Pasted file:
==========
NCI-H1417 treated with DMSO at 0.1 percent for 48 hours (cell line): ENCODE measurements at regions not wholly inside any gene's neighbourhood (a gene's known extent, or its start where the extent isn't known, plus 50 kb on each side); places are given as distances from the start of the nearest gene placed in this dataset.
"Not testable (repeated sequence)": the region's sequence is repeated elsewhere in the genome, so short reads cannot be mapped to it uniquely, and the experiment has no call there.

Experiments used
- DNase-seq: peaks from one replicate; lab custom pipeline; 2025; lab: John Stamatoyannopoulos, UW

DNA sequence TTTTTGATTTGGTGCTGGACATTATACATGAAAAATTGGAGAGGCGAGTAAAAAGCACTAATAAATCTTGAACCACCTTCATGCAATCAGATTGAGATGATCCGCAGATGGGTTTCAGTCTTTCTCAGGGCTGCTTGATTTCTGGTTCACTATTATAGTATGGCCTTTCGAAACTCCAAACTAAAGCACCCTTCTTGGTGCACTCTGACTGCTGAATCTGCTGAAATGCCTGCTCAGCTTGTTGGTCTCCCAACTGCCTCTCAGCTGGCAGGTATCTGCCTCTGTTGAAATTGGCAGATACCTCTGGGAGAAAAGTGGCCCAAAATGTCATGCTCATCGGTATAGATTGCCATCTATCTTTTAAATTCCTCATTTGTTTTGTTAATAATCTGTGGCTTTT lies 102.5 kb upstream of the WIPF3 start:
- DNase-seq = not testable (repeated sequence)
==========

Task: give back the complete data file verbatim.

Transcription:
NCI-H1417 treated with DMSO at 0.1 percent for 48 hours (cell line): ENCODE measurements at regions not wholly inside any gene's neighbourhood (a gene's known extent, or its start where the extent isn't known, plus 50 kb on each side); places are given as distances from the start of the nearest gene placed in this dataset.
"Not testable (repeated sequence)": the region's sequence is repeated elsewhere in the genome, so short reads cannot be mapped to it uniquely, and the experiment has no call there.

Experiments used
- DNase-seq: peaks from one replicate; lab custom pipeline; 2025; lab: John Stamatoyannopoulos, UW

DNA sequence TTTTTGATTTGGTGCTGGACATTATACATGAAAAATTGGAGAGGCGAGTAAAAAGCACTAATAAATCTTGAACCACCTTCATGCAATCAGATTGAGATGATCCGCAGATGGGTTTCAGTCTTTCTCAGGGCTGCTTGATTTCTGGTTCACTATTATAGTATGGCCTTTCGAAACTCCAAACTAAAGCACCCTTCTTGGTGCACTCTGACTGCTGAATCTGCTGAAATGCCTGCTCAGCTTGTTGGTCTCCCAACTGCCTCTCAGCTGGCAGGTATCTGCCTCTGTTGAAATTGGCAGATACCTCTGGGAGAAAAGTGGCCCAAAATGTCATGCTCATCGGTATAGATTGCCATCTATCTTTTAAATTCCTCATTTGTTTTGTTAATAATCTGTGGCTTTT lies 102.5 kb upstream of the WIPF3 start:
- DNase-seq = not testable (repeated sequence)